Ripken’s strong swan song should come as no surprise |

Ripken’s strong swan song should come as no surprise

While several of the preferred rides at the new Disney California Adventure aren’t performing in their infancy, Cal Ripken Jr. demonstrated at 39 on Friday in Anaheim that time hasn’t passed him by.

In his first at-bat in his final visit to Anaheim, Ripken treated a crowd of 39,616 at Edison International Field to a well-timed solo homer.

Even though the Angels remain in playoff contention, their fans greeted Ripken with a standing ovation as he came to the plate in the second inning.

After tipping his batting helmet to acknowledge their baseball knowledge, Ripken stepped into the batter’s box and promptly blasted Scott Schoeneweis’ first offering into the left-field seats.

Realizing that it probably was the final time to salute the retiring Oriole, the Angel fans broke into another loud ovation.

The scene is becoming all too familiar as Ripken closes the book on a 19-year Major League career that will ultimately land him in the Hall of Fame.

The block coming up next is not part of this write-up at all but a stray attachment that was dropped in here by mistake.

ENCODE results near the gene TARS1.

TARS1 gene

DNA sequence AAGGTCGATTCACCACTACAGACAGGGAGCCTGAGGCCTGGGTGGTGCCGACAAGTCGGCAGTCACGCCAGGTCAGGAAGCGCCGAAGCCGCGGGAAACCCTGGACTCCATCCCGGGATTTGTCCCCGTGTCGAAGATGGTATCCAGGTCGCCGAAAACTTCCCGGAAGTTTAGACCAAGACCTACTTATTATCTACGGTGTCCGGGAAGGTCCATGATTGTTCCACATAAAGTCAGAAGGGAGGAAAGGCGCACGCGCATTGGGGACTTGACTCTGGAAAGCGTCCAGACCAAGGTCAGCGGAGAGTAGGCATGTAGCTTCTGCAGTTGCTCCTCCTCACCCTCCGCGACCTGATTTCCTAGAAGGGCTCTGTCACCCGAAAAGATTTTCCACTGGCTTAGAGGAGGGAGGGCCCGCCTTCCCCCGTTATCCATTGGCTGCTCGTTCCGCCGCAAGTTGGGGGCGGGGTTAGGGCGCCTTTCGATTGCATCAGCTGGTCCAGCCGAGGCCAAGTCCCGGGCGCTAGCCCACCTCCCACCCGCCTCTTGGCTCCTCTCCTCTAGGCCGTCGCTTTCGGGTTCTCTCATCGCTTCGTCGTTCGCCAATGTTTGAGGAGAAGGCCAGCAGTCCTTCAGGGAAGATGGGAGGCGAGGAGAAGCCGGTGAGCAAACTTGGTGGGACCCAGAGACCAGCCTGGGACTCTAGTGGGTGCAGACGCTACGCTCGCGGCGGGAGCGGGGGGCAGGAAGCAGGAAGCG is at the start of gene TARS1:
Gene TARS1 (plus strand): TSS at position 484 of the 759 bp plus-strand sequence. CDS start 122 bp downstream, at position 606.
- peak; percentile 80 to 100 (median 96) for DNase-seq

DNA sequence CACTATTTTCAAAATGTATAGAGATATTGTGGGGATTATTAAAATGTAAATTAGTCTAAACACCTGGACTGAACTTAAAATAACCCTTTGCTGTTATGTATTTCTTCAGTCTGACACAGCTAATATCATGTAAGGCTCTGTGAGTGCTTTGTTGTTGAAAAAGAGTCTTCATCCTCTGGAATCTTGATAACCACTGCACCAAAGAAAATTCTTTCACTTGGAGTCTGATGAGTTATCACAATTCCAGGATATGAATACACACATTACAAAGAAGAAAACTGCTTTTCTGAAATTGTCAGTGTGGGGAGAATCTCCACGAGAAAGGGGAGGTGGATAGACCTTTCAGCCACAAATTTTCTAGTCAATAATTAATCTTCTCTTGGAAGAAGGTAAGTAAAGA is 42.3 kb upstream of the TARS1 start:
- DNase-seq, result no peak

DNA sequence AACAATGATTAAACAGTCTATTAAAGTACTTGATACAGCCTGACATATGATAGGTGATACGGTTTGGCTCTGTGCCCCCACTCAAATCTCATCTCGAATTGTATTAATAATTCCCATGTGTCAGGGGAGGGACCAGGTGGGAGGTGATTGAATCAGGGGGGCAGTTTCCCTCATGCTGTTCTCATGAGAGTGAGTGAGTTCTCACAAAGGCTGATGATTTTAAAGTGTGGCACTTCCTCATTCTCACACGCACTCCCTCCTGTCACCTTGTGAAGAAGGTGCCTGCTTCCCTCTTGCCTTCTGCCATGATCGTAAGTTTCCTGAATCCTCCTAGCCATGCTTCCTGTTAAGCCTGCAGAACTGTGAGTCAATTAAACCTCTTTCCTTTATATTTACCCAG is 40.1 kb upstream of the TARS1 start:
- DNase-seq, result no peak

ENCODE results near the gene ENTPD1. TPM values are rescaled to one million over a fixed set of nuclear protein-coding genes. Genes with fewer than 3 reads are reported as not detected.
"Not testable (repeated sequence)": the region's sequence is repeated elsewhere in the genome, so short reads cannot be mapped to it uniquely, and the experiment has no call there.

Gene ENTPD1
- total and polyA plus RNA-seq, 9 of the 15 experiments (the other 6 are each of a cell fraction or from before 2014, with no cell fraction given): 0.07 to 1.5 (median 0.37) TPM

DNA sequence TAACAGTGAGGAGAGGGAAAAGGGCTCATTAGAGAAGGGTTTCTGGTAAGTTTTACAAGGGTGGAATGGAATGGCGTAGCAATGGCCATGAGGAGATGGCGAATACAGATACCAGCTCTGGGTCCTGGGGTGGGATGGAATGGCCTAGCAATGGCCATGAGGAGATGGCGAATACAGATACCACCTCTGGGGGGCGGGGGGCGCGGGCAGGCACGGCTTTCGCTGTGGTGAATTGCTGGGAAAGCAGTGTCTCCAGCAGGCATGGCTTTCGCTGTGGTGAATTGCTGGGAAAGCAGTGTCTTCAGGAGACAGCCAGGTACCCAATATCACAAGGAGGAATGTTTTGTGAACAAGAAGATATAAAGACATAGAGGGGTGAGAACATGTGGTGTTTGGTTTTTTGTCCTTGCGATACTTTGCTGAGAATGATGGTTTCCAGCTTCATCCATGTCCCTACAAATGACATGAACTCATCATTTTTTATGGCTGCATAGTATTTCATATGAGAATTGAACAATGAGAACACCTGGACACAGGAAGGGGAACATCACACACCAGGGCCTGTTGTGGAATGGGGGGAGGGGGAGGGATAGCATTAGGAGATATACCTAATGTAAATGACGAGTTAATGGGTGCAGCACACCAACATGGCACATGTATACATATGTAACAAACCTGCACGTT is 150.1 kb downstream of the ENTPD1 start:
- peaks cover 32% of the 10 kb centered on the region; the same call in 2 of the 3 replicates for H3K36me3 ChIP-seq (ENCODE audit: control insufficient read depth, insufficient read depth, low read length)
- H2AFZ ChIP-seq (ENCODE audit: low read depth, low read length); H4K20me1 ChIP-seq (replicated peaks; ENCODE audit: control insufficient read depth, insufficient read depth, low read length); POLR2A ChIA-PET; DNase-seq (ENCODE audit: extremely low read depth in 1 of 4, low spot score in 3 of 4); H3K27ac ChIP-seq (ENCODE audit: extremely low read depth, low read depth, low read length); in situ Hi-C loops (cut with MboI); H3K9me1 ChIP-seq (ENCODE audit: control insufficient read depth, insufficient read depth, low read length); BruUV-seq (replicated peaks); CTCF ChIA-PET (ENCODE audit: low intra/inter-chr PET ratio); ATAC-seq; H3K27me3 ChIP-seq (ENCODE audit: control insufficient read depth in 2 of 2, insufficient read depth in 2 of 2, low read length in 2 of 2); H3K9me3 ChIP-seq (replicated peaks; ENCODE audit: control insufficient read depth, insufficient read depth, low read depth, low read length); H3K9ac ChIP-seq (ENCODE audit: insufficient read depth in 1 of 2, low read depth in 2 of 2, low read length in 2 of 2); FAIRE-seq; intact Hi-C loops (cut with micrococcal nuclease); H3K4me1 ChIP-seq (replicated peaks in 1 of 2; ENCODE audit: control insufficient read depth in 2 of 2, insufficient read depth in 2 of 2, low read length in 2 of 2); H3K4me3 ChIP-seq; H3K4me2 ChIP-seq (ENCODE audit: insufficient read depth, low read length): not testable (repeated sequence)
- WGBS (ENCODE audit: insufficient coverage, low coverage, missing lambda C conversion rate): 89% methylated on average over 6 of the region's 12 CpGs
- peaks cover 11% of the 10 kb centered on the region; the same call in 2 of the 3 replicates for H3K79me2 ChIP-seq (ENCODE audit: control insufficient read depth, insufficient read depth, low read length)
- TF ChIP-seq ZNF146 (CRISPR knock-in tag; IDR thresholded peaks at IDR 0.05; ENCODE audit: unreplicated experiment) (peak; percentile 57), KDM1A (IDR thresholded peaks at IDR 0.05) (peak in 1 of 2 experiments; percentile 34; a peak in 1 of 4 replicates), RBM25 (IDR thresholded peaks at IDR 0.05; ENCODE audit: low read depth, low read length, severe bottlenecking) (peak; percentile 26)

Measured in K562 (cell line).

A few weeks back he was the darling of the All-Star Game as he stroked a homer off Chan Ho Park and was voted the game’s MVP, when his critics questioned why he was in the game at all.

Following the All-Star break, Ripken kept rising to fans’ expectations by homering twice during a rare victory in Atlanta.

However, the critics are finding it hard to believe that Ripken has rediscovered his power stroke, suggesting that pitchers are grooving them over the plate for baseball’s “Iron Man.”

Angels manager Mike Scioscia isn’t buying it.

“You’re looking at the wrong angle,” Scioscia told the Los Angeles Times. “That was Cal coming up with a big moment. He’s been doing that his whole career.”

Besides, what Major League pitcher enjoys serving up a homer to a gray-haired ballplayer in front of thousands of spectators? It’s not good for the ERA, nor future contract negotiations.

To understand why Ripken’s still succeeding while most his age have worn out welcomes in the bigs doesn’t require much leg work – only on Ripken’s part.

Watch him in warm-ups. He’s the last player doing the tedious leg shuffles and sprints before the first pitch. He treats preparing for a game as if it’s as much fun as the game itself.

Obviously, that’s why he played in a record 2,632 straight games. And that’s why he hasn’t quit working. The part-time player’s batting average slipped into the .100s early in the season, but Ripken has raised his final average to almost .260 to go along with nine homers.

Now if Cal could only take over at Disneyland and get that darn looping Screamin’ rollercoaster to perform every day.

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